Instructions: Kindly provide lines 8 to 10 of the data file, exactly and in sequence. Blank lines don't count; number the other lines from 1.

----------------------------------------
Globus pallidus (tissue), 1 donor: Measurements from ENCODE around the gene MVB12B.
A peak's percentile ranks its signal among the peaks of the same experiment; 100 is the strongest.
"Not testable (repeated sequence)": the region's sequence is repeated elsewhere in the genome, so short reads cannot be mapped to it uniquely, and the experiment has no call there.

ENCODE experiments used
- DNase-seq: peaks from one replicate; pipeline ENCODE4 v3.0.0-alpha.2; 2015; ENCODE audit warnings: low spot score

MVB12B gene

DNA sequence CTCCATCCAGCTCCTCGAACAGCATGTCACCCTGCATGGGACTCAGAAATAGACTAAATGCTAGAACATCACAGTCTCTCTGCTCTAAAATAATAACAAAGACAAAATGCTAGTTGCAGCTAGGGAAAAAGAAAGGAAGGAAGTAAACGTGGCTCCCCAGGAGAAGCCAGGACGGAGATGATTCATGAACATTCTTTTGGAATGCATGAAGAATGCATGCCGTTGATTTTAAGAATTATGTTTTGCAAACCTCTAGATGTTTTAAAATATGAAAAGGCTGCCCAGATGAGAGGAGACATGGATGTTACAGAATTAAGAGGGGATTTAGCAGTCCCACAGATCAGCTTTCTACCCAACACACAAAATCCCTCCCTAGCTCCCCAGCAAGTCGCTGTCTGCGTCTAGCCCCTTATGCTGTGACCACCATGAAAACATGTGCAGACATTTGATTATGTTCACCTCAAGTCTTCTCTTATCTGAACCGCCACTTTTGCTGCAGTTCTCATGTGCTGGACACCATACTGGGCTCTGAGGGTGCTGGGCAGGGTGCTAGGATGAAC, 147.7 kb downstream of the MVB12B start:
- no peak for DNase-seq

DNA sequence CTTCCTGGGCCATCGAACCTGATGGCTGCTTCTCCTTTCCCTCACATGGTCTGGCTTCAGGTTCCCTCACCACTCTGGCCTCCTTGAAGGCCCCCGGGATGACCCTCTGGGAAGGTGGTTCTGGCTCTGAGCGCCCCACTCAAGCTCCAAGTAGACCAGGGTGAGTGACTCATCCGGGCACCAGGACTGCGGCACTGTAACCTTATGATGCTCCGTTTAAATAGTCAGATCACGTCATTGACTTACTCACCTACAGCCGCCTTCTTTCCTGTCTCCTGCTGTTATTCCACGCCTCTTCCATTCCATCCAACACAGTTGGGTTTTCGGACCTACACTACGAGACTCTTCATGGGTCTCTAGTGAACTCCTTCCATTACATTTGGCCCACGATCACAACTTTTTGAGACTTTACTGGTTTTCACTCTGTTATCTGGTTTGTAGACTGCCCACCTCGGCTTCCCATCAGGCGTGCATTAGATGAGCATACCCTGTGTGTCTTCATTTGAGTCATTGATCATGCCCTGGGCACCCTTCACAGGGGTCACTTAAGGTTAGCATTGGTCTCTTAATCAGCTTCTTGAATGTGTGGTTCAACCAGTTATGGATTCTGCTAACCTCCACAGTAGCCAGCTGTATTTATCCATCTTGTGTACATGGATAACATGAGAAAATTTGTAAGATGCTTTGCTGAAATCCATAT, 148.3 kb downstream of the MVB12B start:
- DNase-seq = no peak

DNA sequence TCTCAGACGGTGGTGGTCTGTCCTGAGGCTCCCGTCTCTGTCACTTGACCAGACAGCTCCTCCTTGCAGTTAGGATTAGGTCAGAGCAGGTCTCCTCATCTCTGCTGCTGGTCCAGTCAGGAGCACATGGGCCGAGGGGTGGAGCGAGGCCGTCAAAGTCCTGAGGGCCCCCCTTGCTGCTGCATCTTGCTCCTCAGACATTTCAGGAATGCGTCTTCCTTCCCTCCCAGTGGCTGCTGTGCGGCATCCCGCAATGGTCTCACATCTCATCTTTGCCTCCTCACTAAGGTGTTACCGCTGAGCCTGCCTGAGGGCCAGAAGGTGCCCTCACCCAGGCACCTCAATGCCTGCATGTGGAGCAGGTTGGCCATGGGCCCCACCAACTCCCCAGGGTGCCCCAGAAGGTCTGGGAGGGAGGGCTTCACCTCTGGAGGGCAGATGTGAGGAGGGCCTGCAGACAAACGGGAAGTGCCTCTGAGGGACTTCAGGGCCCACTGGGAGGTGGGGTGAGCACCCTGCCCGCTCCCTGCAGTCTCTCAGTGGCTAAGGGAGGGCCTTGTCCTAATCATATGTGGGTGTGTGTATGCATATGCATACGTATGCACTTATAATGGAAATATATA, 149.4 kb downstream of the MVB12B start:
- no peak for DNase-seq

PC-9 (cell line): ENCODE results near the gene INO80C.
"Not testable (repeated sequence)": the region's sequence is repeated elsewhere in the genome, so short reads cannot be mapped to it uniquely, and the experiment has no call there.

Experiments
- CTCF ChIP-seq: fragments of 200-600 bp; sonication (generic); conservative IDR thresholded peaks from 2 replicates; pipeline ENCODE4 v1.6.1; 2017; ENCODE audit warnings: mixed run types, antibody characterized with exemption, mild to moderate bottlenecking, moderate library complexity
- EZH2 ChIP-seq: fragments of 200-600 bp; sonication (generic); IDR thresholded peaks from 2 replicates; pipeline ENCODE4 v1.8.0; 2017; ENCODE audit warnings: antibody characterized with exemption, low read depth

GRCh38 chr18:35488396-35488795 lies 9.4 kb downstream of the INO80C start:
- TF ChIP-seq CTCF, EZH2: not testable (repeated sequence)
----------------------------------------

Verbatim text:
- no peak for DNase-seq

DNA sequence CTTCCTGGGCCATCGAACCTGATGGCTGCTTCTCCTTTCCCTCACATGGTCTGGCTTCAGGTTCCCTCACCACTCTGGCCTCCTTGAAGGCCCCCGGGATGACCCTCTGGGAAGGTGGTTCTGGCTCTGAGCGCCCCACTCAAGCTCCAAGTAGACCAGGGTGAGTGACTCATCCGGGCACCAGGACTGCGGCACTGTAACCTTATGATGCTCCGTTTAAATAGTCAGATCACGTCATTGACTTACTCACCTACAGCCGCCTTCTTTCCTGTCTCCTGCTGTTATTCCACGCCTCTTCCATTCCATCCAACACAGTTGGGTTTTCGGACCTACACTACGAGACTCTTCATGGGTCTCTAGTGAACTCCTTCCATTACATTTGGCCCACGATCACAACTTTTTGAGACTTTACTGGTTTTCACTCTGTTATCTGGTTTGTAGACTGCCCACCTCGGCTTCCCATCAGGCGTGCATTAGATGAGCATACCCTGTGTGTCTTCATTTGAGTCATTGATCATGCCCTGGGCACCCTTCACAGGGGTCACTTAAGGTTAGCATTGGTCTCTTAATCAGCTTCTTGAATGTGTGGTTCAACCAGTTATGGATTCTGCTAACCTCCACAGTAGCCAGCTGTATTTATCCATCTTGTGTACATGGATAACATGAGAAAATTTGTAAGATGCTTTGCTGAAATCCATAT, 148.3 kb downstream of the MVB12B start:
- DNase-seq = no peak